Somewhat ironically, the team suffering the most from bad luck so far this season is the very same team who invented “Moneyball.”
Billy Beane actually built a competitive team, but one that’s had an absolutely brutal run of luck. By BaseRuns, the A’s have played .596 baseball, good for a 51-34 record that would make them the second-best team in baseball. In reality, though, the A’s are a wildly frustrating 38-47 (.447), leaving them a whopping 13 games behind their expected record. No other team in baseball is more than five games below its BaseRuns-expected record. Oakland is 6-21 in one-run games; that .222 winning percentage would be the worst figure over a full season in 80 years.
The A’s will have more luck in one-run games. And they’ll play more like the .596 team than the .447 team over the rest of the season. If anybody in baseball has faith in trusting that longer view of performance, it’s Beane. The problem, of course, is that they may be buried too far in the standings to catch up.
Power Score is the new book by Geoff Smart and Randy Street, the authors of “Who: The A Method for Hiring” (with an assist this time from their colleague Alan Foster). “Who” has been required reading in our shop for several years and informs a lot of the questions we ask (and how we ask them) in our “people due diligence” when we are considering partnering with an entrepreneur or helping one of our portfolio companies hire a new senior executive.
So I was excited to read Power Score, which utilizes the data from 15,000 management interviews over twenty years that the authors and their team have done on behalf of corporations and private equity firms at their consulting company, ghSMART. I love data, and I was impressed with how they mined their unique database to come up with a formula that facilitates successful leadership.
As it turns out, successful leaders get three things right:
1) Priorities – ensuring that they have priorities that are correct, clear and connected to their mission,
2) Who – making sure they have diagnosed their teams strengths and risks, deployed their people against the right priorities, and continually developed their people, and
3) Relationships – working to make sure that their culture and incentive structures support teams that are coordinated, committed and challenged and promote strong relationships with both employees and external constituencies.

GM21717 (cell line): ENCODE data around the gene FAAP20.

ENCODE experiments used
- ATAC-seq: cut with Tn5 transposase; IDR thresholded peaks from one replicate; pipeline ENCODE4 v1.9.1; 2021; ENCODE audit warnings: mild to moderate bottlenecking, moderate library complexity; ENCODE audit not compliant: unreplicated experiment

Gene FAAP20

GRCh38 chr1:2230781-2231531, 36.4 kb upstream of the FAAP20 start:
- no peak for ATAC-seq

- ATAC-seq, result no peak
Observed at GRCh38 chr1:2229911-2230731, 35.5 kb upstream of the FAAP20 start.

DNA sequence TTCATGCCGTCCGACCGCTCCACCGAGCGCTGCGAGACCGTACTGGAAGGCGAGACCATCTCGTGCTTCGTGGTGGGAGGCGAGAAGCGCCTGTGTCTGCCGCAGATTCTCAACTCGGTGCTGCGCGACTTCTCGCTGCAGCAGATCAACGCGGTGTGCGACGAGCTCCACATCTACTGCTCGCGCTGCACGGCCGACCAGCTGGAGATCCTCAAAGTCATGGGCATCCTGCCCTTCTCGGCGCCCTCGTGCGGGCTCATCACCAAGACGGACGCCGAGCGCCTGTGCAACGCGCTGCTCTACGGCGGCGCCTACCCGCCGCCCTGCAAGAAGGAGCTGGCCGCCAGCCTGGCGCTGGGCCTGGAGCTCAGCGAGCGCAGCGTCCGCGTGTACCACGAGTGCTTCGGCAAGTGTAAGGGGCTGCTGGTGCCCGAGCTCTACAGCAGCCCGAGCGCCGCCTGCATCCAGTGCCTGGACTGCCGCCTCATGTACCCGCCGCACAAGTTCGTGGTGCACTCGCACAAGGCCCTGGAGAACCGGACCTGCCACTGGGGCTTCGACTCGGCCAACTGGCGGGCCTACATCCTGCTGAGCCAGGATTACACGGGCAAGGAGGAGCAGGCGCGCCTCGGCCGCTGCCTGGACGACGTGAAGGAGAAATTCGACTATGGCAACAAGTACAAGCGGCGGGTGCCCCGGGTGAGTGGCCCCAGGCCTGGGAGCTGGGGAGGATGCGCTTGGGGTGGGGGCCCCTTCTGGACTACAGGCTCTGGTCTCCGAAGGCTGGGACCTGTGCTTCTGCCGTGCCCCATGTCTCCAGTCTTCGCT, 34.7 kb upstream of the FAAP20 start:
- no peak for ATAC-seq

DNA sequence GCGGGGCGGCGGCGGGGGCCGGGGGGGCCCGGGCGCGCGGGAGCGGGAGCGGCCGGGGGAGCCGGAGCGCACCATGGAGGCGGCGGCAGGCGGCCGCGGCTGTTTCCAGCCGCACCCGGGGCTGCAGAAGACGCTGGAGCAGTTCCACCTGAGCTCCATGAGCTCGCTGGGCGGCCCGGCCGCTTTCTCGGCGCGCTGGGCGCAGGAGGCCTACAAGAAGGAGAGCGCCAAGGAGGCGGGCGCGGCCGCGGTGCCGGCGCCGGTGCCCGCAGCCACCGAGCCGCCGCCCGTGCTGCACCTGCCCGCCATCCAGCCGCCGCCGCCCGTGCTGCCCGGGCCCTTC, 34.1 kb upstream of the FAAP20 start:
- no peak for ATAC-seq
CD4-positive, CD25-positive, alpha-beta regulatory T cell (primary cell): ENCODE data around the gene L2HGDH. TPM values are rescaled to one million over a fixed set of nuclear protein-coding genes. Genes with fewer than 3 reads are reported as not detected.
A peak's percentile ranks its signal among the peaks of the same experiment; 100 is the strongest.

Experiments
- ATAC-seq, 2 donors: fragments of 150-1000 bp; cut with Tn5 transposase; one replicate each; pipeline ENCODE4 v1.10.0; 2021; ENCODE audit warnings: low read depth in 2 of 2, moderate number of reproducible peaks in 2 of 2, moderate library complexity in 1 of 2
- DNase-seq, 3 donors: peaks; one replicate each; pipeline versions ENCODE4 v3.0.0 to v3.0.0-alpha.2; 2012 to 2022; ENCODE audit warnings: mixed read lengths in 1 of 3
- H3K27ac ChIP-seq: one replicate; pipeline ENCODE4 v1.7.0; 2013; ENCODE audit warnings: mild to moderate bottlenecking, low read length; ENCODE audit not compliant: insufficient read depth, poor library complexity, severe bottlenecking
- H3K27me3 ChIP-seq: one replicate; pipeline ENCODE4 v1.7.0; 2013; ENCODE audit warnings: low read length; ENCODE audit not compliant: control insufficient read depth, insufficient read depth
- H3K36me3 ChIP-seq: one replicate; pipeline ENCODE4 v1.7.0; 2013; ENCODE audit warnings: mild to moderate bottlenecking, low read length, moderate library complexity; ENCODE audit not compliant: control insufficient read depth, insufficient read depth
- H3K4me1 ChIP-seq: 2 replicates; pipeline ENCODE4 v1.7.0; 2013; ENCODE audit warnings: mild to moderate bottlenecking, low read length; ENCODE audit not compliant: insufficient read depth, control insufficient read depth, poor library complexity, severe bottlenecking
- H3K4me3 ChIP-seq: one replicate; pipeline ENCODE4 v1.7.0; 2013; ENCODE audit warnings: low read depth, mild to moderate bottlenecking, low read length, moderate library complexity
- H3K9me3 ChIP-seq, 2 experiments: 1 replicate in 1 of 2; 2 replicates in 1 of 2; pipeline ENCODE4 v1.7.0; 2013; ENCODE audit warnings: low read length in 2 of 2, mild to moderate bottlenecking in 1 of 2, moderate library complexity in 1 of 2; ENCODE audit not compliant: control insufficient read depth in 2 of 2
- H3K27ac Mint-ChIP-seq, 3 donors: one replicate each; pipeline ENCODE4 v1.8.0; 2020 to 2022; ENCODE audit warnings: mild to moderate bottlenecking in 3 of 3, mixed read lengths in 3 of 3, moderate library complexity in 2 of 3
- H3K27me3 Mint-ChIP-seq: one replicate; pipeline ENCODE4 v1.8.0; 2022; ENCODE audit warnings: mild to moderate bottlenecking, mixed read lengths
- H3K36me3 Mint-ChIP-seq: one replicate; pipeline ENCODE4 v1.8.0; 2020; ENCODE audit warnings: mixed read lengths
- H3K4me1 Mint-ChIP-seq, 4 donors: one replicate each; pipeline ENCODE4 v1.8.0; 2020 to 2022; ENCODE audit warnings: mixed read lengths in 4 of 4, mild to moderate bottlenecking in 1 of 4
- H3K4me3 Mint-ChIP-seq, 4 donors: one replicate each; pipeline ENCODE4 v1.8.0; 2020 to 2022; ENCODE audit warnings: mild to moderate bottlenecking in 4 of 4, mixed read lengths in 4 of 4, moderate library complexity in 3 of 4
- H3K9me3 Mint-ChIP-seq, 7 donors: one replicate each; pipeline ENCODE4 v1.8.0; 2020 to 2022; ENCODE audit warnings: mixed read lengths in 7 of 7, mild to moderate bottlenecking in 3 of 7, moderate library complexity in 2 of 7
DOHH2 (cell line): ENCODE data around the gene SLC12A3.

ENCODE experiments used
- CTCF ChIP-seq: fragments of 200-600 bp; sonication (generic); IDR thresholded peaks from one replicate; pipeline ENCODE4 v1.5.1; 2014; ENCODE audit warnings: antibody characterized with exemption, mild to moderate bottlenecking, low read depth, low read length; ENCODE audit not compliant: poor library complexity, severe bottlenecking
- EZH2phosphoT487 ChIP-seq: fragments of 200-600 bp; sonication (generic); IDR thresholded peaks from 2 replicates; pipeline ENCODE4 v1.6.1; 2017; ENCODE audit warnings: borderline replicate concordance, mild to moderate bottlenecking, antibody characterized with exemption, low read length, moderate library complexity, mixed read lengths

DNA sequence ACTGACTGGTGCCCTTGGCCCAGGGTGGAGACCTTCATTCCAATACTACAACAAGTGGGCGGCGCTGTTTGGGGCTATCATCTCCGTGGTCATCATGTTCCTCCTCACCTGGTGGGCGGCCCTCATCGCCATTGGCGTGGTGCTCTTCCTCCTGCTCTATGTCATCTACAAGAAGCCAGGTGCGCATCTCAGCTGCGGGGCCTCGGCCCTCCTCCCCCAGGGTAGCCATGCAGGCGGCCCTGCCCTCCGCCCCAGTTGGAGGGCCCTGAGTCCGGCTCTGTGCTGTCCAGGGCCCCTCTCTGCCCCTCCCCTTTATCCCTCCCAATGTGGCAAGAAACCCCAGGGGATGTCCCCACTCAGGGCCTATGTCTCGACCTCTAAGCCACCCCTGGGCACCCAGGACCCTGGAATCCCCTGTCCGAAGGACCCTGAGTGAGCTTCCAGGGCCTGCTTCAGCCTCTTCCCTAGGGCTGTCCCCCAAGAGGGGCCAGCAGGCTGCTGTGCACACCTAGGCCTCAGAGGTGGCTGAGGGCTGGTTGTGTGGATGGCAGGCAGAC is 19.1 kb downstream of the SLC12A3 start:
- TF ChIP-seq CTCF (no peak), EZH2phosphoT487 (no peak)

The formula seems fairly simple (simple is good on vacation), but the execution is very hard, and very few leaders operate at consistently high levels in all three areas.
The authors offer a scoring system that challenges leaders and their teams to rate themselves on a 1-10 scale in each of the three areas and then multiply the scores (PxWxR) to see how they compare with the best proven leaders in the ghSMART database. (Hint: 500+ is pretty good but 9x9x9 = 729 is the Holy Grail!) More importantly, they describe how to increase your Power Score by continuously improving in each area, and they also offer a lot of helpful real world examples of how great leaders do it.
The book is written in an easy to digest question and answer format and it won’t take long to finish, though I found myself rereading various sections throughout the book and applying them to companies I have been involved with over the years. Much like they do in “Who” for identifying and recruiting outstanding talents, the authors offer a process that can’t help but enhance leadership success if executed faithfully. And, again, unlike most business books it’s backed up by a lot of great data and research on what makes for a strong leader.
I highly recommend the book and plan to send copies to our entrepreneur partners at Ballast Point Ventures, all of whom are looking for that extra leadership edge in their quest to build great companies. We’ve added it to “The Library in St. Pete” for books we highly recommend. You don’t have to take Power Score on your next vacation, but then again haven’t you watched enough movies on your iPad during those long flights?
We recently came across another excellent article on data, decision-making, and cognitive biases. It’s a story about Kristaps Porzingis , a 7’1″ 19-year-old, playing in Liga ACB, perhaps the second-best basketball league in the world. He’s “the type of prospect that has historically torn coaching staffs and front offices apart” as they try to assess his NBA bona fides before the draft.
All draft picks are crapshoots, but some feel like crappier shots than others. It’s uncouth to plainly say, “I have a bad feeling about this guy,” so we do our best to justify our vague inklings. The stronger our distaste, the stronger our effort. So of course it’s the foreigner with the spindly frame and the funny name who has people [grasping for answers]. … What is the draft if not complete pseudoscience? …